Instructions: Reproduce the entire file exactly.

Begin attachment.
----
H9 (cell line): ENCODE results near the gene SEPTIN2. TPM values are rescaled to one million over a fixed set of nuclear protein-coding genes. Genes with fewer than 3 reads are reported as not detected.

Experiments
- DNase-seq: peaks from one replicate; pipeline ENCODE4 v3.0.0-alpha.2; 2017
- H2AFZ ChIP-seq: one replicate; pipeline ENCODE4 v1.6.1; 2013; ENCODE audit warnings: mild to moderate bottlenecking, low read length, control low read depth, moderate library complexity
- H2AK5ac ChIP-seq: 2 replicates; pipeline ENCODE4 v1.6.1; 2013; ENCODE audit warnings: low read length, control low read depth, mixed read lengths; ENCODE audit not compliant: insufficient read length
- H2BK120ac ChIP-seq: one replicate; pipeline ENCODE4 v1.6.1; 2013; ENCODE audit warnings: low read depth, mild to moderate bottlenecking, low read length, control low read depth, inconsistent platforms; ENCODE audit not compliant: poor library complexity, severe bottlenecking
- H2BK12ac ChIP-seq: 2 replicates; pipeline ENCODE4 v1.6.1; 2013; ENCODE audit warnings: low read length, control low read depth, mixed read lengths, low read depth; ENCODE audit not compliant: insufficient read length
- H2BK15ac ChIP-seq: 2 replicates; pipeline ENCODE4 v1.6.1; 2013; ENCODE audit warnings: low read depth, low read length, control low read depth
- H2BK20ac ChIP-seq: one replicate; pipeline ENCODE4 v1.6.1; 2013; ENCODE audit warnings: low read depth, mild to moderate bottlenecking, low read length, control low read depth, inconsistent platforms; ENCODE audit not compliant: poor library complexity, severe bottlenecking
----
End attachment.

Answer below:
H9 (cell line): ENCODE results near the gene SEPTIN2. TPM values are rescaled to one million over a fixed set of nuclear protein-coding genes. Genes with fewer than 3 reads are reported as not detected.

Experiments
- DNase-seq: peaks from one replicate; pipeline ENCODE4 v3.0.0-alpha.2; 2017
- H2AFZ ChIP-seq: one replicate; pipeline ENCODE4 v1.6.1; 2013; ENCODE audit warnings: mild to moderate bottlenecking, low read length, control low read depth, moderate library complexity
- H2AK5ac ChIP-seq: 2 replicates; pipeline ENCODE4 v1.6.1; 2013; ENCODE audit warnings: low read length, control low read depth, mixed read lengths; ENCODE audit not compliant: insufficient read length
- H2BK120ac ChIP-seq: one replicate; pipeline ENCODE4 v1.6.1; 2013; ENCODE audit warnings: low read depth, mild to moderate bottlenecking, low read length, control low read depth, inconsistent platforms; ENCODE audit not compliant: poor library complexity, severe bottlenecking
- H2BK12ac ChIP-seq: 2 replicates; pipeline ENCODE4 v1.6.1; 2013; ENCODE audit warnings: low read length, control low read depth, mixed read lengths, low read depth; ENCODE audit not compliant: insufficient read length
- H2BK15ac ChIP-seq: 2 replicates; pipeline ENCODE4 v1.6.1; 2013; ENCODE audit warnings: low read depth, low read length, control low read depth
- H2BK20ac ChIP-seq: one replicate; pipeline ENCODE4 v1.6.1; 2013; ENCODE audit warnings: low read depth, mild to moderate bottlenecking, low read length, control low read depth, inconsistent platforms; ENCODE audit not compliant: poor library complexity, severe bottlenecking